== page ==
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New West residents rally to save the parkade

Some downtown residents are urging city hall to reverse its plan to tear down part of the Front Street Parkade. A trio of residents appeared at the Feb. 23 council meeting to ask the city to keep the western portion of the parkade.

Some downtown residents are urging city hall to reverse its plan to tear down part of the Front Street Parkade.

A trio of residents appeared at the Feb. 23 council meeting to ask the city to keep the western portion of the parkade. Along with providing parking for a growing downtown population, they said there are opportunities to use the parkade in a way that is more attractive and connects the downtown to the waterfront.

“It is really structurally sound. It requires routine maintenance and cosmetic work,” Roland Guasparini later told the Record. “It may be a bit underutilized with parking now, but most of the parking that’s used is on the west side, where their own reports have said there is a shortage, the park toward the Quay and the market.”

Doug Whicker said the parkade is a “valuable asset” that will be needed even more when the Bosa development on the western side of River Market and the Larco development on the eastern side get underway. Both sites currently provide parking next to River Market.

Jim Lowrie, the city’s director of engineering, said the city conducted an inventory of downtown parking and found there was a “significant” surplus of parking to meet the downtown’s needs.

Last April, New Westminster city council directed staff to proceed with actions needed to deconstruct a portion of the Front Street parkade and restore Front Street frontage road. The city’s plan for the Front Street frontage road – the area between Front Street and the buildings – is a pedestrian area that includes a narrow drive aisle, angled parking, a wide sidewalk and a landscaped boulevard with trees.

Whicker said council has been “misled” about the merits of the mews concept, noting it will be located beside one of the busiest truck routes in Greater Vancouver and next to a rail line. He said the parkade currently provides “substantial noise shielding” that will be lost when it is demolished, making the area noisier for area residents.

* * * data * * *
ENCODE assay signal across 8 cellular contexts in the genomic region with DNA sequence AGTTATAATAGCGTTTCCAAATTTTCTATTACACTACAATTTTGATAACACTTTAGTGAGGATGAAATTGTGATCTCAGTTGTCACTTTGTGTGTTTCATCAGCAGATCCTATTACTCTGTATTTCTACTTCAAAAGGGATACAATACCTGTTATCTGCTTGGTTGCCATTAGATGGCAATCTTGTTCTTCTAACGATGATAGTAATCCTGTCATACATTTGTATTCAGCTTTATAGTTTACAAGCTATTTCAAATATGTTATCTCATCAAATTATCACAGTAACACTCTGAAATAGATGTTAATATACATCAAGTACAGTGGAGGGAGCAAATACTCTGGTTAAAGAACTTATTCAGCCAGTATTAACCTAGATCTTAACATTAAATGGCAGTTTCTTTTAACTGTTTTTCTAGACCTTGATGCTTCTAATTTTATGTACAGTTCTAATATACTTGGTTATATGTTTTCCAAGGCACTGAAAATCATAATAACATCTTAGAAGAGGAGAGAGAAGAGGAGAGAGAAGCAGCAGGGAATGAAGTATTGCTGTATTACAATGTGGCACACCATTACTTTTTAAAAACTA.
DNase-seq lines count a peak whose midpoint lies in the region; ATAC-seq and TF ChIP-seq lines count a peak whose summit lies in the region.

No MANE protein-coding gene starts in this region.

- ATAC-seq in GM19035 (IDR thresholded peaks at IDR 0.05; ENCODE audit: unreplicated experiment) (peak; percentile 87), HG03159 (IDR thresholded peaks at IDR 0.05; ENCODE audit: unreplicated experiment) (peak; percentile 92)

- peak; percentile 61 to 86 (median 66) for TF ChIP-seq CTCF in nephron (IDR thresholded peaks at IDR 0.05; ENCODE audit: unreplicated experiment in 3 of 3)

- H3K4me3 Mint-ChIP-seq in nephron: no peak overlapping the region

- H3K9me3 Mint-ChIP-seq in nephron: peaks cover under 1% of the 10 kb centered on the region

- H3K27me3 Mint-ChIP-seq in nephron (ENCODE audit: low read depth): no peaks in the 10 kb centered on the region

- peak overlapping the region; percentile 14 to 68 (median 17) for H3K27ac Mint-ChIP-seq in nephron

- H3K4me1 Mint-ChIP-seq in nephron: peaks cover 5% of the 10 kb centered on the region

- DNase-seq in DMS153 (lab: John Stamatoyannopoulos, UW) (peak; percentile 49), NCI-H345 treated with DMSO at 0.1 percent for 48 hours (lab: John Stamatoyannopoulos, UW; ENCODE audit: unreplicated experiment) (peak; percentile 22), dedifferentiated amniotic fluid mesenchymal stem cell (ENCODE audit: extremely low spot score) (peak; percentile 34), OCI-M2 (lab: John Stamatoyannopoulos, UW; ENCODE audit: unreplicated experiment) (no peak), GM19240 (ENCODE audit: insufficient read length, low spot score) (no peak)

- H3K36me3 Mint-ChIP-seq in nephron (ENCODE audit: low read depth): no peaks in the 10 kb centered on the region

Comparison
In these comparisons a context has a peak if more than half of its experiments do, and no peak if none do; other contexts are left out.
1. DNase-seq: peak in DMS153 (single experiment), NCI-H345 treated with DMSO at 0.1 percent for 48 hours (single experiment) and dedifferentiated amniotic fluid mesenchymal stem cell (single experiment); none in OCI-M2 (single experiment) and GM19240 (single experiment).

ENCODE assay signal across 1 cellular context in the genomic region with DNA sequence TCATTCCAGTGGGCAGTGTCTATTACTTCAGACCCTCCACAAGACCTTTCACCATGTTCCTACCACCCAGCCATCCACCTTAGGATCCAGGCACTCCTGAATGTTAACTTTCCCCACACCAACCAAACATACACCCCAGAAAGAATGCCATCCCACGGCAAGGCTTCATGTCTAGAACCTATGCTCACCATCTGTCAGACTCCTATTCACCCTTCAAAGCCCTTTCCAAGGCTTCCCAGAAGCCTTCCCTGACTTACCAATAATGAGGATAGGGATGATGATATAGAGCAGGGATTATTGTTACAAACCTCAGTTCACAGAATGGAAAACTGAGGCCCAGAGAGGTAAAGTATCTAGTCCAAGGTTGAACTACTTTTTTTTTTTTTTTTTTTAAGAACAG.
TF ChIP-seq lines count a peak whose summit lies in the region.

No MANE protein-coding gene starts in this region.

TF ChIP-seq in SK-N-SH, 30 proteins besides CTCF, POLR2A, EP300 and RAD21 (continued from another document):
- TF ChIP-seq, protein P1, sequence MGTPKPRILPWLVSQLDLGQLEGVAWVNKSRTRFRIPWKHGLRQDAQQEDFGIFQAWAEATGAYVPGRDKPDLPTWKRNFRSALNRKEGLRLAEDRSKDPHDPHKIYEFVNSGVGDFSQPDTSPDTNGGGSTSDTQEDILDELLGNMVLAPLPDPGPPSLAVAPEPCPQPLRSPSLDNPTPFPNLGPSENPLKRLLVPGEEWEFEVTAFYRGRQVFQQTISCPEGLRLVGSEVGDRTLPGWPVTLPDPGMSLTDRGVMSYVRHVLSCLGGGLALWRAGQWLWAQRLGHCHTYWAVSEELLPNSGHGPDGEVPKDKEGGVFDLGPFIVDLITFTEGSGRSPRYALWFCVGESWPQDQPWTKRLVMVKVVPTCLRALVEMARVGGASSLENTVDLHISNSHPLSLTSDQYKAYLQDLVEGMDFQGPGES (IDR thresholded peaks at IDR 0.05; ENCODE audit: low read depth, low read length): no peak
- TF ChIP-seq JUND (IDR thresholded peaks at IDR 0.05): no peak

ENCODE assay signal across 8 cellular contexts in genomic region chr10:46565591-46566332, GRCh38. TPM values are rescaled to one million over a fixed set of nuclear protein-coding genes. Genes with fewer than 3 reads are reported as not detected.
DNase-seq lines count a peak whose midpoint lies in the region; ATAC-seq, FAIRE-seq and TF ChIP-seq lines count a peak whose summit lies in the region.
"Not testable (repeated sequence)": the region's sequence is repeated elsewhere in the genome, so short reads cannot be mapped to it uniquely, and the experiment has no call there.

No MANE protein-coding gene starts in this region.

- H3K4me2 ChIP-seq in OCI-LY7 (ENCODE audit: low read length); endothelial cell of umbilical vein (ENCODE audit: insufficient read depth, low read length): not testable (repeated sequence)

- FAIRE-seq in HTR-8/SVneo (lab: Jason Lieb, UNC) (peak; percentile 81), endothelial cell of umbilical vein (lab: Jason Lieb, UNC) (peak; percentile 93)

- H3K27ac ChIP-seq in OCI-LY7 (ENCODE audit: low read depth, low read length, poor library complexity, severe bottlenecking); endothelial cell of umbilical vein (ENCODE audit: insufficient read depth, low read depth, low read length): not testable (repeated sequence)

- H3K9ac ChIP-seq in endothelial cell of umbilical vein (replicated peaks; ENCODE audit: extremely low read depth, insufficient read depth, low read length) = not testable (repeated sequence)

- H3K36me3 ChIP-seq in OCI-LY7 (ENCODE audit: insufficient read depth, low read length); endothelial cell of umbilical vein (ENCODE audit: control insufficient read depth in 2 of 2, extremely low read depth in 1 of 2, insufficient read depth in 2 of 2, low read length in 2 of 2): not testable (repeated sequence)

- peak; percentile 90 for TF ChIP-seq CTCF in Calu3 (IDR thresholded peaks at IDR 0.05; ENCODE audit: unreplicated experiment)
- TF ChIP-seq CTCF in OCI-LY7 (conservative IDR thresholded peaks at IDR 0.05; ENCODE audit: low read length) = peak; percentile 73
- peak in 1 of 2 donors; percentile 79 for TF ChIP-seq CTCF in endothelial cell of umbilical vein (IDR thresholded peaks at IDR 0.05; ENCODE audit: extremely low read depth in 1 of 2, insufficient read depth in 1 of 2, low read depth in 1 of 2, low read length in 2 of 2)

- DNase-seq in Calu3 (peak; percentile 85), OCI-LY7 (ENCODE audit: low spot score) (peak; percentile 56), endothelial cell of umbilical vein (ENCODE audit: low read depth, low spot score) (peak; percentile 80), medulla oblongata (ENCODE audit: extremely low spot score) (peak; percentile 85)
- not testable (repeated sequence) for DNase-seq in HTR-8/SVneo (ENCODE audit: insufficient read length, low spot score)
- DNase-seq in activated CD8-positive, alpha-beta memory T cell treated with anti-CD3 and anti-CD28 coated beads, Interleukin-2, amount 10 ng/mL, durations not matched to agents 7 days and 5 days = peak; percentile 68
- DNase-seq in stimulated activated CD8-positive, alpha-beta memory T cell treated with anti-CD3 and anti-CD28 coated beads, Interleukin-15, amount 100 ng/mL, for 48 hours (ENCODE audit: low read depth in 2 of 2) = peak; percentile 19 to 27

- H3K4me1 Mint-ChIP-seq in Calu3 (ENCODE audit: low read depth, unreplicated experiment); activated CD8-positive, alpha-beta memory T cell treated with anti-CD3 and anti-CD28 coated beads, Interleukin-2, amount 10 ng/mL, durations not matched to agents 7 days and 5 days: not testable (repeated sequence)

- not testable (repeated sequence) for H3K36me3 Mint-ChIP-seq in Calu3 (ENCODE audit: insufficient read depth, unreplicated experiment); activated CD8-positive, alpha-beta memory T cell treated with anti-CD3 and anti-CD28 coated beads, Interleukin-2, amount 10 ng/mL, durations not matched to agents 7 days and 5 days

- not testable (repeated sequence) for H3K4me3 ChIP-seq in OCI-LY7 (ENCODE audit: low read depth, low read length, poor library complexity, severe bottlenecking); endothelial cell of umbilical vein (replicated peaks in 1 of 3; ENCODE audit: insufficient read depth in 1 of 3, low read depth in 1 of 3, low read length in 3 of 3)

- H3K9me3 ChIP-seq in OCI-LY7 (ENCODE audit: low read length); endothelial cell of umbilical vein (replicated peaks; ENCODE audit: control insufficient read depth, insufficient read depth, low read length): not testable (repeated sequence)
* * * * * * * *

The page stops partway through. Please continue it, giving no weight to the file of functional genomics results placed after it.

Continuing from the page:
New Westminster’s 2015 capital plan includes $3.5 million to demolish the western portion of the parkade, saying the aging structure requires increasing maintenance as it nears the end of its design life. The city has developed a plan to rehabilitate the eastern portion of the parkade.

Jerry Johnson, a structural engineer graduate at Massachusetts Institute of Technology, said he’s read the reports on the condition of the parkade and walked around the structure and sees no significant issues that couldn’t be fixed and upgraded. While the parkade needs to be maintained, he compared tearing it down to “burning down your house because it’s time to paint.”

Part of city’s vision for the downtown is improved connections between the downtown and the riverfront.

Guasparini contends that tearing down part of the parkade actually eliminates an existing connection between the waterfront and the downtown. He noted that people can currently access the structure via two vehicular ramps and a number of staircases from Front Street.

Guasparini believes the parkade offers alls sorts of opportunities that haven’t been fully considered by the city. He feels the top deck of the entire parkade could be used as a place for the public to “walk and linger” and enjoy the views of the Fraser River, something that could be achieved through enhancements such as benches.

“Why are we rushing into demolition?” he questioned. “They have said there is no urgency for this, yet for some reason they just want to push this on. When I talk to people walking there, they are not in favour of it. ... That’s why I had to get involved. I just don’t see the rush.”

Mayor Jonathan Cote said he appreciates the residents’ comments, but noted the city made a decision to demolish a portion of the parkade because it fits in with its long-term vision for the waterfront.

Coun. Patrick Johnstone said he likes the idea of using the top deck for an urban use, but can’t justify keeping the western portion of the parkade given its age and maintenance needs.

Coun. Chuck Puchmayr said he has no interest in revisiting council’s decision to demolish a portion of the parkade.

“I respect your plight to try and reverse this,” he said. “This has been talked about for many, many years. … The issue has passed.”

For more on this issue, visit and check out a Q&A with the mayor.

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